UK emissions data should be published alongside economic growth figures, say MPs
Britain’s greenhouse gas emissions should be published alongside quarterly economic growth figures to help measure the UK’s progress towards net zero goals, according to MPs.
The Environmental Audit Committee is calling for estimates of environmental sustainability and greenhouse gas emissions to be included in gross domestic product (GDP) figures.
In letters to Chancellor Rishi Sunak and the UK’s National Statistician Sir Ian Diamond, the Commons committee warned that the narrow scope of GDP means it “fails to acknowledge other indicators such as environmental statistics and social capital”.
The UK is currently falling behind in meeting its future carbon budgets: we must pull out all the stops to ensure that economic policy is not viewed in isolation from climate and environment policy
GDP is therefore “not a sufficient metric to use to assess prosperity and societal wellbeing”, the cross-party group of MPs said.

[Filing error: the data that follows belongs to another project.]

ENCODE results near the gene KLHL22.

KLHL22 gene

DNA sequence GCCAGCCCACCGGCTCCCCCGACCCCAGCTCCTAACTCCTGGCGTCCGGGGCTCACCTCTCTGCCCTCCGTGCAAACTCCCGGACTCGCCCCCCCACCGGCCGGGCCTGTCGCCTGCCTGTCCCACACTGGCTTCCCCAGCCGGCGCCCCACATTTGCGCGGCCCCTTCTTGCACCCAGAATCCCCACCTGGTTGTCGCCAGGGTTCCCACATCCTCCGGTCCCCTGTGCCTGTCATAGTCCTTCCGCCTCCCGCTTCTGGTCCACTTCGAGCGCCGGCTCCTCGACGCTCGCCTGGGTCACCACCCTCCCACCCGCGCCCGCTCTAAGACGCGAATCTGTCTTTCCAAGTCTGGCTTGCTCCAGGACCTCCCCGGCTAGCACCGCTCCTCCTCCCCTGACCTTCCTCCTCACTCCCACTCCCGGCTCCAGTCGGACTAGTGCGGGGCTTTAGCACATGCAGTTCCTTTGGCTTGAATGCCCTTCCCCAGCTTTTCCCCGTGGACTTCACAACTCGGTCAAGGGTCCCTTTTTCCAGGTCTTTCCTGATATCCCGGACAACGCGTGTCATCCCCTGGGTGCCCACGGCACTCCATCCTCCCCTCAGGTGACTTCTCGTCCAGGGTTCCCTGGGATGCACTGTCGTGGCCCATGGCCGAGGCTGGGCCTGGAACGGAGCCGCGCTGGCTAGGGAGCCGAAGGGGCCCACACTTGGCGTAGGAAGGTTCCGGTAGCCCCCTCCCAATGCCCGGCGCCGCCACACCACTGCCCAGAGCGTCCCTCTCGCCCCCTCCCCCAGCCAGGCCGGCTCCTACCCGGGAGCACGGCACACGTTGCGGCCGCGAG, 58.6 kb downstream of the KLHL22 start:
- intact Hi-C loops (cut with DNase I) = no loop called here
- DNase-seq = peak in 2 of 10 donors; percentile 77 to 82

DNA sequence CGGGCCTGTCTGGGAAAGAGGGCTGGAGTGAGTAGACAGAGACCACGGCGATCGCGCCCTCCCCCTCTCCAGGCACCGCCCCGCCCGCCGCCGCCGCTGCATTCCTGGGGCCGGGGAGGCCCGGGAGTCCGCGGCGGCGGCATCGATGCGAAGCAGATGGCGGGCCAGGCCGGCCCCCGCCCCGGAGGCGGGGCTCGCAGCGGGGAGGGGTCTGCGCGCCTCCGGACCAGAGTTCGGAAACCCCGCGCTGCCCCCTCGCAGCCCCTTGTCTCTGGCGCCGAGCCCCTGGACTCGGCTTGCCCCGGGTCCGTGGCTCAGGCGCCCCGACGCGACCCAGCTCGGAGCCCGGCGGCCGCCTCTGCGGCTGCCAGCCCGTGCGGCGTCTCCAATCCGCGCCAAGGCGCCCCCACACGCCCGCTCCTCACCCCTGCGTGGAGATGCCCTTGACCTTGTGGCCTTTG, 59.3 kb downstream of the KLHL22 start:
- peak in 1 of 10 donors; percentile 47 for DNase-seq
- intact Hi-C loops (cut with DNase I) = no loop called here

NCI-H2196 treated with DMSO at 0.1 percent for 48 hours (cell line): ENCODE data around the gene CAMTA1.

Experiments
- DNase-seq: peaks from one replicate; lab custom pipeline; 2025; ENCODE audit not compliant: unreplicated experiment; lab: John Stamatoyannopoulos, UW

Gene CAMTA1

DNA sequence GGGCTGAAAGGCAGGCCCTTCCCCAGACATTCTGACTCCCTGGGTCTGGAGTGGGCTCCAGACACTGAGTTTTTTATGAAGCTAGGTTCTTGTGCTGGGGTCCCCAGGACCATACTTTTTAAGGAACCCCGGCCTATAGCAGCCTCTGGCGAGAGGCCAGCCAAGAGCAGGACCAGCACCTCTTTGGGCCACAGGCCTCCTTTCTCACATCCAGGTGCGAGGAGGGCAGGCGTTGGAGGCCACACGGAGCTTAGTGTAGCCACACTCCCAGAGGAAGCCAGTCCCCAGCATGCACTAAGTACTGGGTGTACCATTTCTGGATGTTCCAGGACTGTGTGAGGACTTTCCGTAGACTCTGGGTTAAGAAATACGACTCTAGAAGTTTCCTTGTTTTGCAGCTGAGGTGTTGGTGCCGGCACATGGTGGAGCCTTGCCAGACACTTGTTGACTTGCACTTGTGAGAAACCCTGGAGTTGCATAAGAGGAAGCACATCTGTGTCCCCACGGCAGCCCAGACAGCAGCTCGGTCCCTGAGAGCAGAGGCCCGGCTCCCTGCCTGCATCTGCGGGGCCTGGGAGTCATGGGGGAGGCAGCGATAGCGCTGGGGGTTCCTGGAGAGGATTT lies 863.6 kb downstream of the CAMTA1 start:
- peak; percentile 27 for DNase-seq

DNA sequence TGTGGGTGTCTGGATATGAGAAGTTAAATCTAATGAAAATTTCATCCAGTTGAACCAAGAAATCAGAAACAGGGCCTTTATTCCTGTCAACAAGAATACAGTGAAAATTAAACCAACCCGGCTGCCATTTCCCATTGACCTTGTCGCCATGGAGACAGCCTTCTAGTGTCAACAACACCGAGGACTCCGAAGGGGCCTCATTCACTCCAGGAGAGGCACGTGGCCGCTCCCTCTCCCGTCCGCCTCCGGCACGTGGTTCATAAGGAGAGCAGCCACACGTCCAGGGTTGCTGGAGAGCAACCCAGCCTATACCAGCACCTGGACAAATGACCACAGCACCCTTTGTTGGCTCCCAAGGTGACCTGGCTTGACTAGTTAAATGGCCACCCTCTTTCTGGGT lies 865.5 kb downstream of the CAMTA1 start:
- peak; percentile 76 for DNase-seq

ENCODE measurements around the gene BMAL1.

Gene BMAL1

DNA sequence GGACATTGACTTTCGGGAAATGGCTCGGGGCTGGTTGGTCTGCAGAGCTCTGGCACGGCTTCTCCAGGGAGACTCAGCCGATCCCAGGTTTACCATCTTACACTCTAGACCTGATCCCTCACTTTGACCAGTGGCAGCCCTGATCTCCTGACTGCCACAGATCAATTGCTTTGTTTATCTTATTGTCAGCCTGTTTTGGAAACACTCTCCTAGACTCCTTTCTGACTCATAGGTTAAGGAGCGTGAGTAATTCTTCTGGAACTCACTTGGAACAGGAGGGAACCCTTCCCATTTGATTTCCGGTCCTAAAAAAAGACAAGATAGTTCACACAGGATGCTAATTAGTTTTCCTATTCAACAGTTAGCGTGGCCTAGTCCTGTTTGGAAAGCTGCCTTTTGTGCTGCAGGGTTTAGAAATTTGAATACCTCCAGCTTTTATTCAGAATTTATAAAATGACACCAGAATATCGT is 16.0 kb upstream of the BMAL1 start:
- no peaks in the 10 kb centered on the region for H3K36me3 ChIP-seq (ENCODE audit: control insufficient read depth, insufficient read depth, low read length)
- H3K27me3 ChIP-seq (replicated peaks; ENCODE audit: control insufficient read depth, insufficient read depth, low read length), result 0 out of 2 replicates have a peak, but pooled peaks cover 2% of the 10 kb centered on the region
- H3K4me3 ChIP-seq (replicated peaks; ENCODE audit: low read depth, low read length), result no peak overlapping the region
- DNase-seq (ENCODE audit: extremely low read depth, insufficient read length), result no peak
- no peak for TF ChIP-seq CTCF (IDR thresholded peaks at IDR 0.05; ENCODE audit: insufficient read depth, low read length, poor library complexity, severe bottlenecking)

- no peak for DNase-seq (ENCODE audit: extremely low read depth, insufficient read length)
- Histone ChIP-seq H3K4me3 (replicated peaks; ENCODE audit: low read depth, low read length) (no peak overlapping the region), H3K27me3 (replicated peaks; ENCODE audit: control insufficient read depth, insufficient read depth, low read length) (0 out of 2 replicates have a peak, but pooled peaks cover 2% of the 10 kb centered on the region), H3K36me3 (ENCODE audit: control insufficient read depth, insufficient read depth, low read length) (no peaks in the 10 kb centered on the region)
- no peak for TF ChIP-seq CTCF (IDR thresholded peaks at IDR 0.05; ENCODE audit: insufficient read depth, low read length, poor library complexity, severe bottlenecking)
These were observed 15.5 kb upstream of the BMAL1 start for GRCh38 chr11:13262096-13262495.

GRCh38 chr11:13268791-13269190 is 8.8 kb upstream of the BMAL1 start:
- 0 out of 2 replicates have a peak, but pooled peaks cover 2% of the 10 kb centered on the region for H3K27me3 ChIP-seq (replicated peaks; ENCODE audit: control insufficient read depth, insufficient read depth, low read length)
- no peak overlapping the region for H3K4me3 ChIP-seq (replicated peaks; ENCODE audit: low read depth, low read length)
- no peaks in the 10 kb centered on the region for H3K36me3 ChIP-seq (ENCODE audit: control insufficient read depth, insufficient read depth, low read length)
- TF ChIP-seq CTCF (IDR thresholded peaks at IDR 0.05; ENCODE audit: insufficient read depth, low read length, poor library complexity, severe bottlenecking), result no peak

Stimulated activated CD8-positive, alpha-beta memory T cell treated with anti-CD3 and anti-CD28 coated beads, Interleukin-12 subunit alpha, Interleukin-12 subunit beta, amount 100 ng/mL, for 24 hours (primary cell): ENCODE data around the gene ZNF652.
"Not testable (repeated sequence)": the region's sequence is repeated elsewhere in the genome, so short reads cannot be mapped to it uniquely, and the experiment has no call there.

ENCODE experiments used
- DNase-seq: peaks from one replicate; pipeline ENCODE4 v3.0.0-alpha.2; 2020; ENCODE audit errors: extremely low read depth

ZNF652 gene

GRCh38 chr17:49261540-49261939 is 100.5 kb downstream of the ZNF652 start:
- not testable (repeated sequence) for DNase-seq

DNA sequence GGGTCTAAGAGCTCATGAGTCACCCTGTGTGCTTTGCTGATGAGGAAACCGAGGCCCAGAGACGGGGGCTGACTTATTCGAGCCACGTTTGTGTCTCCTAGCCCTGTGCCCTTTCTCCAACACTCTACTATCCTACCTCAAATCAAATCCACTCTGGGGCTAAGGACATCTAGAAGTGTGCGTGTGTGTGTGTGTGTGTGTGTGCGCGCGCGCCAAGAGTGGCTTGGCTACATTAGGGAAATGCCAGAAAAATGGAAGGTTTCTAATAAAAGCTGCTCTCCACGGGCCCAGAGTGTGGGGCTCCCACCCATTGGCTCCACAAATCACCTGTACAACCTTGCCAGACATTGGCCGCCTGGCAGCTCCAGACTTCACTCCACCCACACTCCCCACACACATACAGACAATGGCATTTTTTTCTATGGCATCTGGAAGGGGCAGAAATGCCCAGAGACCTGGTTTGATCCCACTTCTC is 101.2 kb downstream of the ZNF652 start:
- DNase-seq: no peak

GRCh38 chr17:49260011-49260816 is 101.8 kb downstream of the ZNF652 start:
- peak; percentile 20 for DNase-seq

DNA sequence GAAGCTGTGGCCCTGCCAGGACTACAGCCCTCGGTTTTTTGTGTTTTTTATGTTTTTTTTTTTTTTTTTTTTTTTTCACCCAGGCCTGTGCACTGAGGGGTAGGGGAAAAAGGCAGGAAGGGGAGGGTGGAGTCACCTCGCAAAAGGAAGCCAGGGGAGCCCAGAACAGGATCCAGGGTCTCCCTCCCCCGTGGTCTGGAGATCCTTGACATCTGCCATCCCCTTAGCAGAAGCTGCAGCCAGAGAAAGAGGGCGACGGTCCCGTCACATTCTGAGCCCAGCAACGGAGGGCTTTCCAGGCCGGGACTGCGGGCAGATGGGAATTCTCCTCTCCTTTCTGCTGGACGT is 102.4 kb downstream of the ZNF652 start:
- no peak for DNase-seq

It comes after Cambridge economist Professor Sir Partha Dasgupta, who recently reviewed the issue for the Treasury, cautioned that GDP encourages the pursuit of “unsustainable economic growth and development” by not taking into account natural assets.
The committee said the UK must “pull out all the stops” to meet climate change goals and that the inclusion of environmental data alongside GDP would allow more accurate judgments to be made on the state of the economy, the environment and wider society.
Philip Dunne, chairman of the Environmental Audit Committee, said: “Publishing estimates of environmental performance and greenhouse gas emissions alongside the quarterly release of GDP figures will enable the public to see whether we are achieving economic growth while slashing emissions and improving environmental performance.
“A new metric could offer a helpful stocktake to highlight whether the UK’s greening efforts are working, or whether they are merely greenwashing.”
He added: “The UK is currently falling behind in meeting its future carbon budgets: we must pull out all the stops to ensure that economic policy is not viewed in isolation from climate and environment policy.”
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